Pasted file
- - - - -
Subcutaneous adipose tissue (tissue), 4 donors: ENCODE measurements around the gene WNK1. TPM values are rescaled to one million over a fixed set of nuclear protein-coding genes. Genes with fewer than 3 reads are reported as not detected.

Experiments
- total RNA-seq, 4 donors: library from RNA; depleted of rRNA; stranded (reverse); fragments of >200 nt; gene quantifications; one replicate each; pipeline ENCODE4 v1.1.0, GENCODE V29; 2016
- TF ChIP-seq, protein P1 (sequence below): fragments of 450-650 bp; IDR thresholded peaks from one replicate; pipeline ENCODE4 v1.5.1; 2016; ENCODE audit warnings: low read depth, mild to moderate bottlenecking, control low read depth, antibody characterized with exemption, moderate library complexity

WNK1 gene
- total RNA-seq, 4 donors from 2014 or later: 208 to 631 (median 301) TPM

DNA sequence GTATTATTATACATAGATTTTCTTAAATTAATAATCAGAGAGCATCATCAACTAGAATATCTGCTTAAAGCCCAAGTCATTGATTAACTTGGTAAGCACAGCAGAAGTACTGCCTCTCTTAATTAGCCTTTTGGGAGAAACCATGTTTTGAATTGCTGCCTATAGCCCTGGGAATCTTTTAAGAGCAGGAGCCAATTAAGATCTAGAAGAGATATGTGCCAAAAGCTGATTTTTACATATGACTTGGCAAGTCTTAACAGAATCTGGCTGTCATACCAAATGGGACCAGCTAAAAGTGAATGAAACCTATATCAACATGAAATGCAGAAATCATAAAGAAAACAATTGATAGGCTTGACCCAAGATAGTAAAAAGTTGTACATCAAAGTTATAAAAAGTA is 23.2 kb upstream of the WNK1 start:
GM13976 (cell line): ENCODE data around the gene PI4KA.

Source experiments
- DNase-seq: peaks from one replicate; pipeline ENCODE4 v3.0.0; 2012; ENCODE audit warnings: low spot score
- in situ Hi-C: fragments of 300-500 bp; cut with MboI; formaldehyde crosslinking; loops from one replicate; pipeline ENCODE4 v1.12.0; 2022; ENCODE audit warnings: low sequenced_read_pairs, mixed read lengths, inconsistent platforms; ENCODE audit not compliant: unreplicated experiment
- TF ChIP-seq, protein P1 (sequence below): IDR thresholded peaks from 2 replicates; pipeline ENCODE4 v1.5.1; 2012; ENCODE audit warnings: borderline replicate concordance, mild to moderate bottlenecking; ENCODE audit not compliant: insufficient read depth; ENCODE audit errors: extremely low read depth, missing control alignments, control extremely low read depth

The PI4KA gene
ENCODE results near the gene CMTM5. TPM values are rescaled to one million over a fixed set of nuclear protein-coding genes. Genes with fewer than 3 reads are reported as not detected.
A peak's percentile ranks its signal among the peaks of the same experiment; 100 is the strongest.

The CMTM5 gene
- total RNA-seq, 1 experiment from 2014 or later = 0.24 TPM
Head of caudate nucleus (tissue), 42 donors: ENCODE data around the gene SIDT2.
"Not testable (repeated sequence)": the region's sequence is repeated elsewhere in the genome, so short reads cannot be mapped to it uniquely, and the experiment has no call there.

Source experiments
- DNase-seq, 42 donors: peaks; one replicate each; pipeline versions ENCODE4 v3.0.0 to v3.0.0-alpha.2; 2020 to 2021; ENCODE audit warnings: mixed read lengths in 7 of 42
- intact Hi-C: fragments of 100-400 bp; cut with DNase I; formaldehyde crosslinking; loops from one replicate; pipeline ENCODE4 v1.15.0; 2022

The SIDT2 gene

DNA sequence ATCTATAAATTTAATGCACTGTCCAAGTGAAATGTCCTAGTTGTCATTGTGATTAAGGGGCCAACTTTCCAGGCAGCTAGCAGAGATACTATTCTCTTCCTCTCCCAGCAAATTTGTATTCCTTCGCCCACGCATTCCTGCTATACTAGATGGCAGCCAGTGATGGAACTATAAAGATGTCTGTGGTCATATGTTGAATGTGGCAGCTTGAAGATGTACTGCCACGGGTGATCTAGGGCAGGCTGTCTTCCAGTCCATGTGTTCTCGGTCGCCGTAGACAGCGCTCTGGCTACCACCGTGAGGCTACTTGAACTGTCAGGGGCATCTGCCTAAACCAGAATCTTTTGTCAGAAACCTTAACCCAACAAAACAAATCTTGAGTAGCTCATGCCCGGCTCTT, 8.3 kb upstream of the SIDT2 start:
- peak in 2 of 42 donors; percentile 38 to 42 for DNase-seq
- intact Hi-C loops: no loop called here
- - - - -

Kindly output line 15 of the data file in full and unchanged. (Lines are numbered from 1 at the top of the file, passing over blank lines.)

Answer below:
A peak's percentile ranks its signal among the peaks of the same experiment; 100 is the strongest.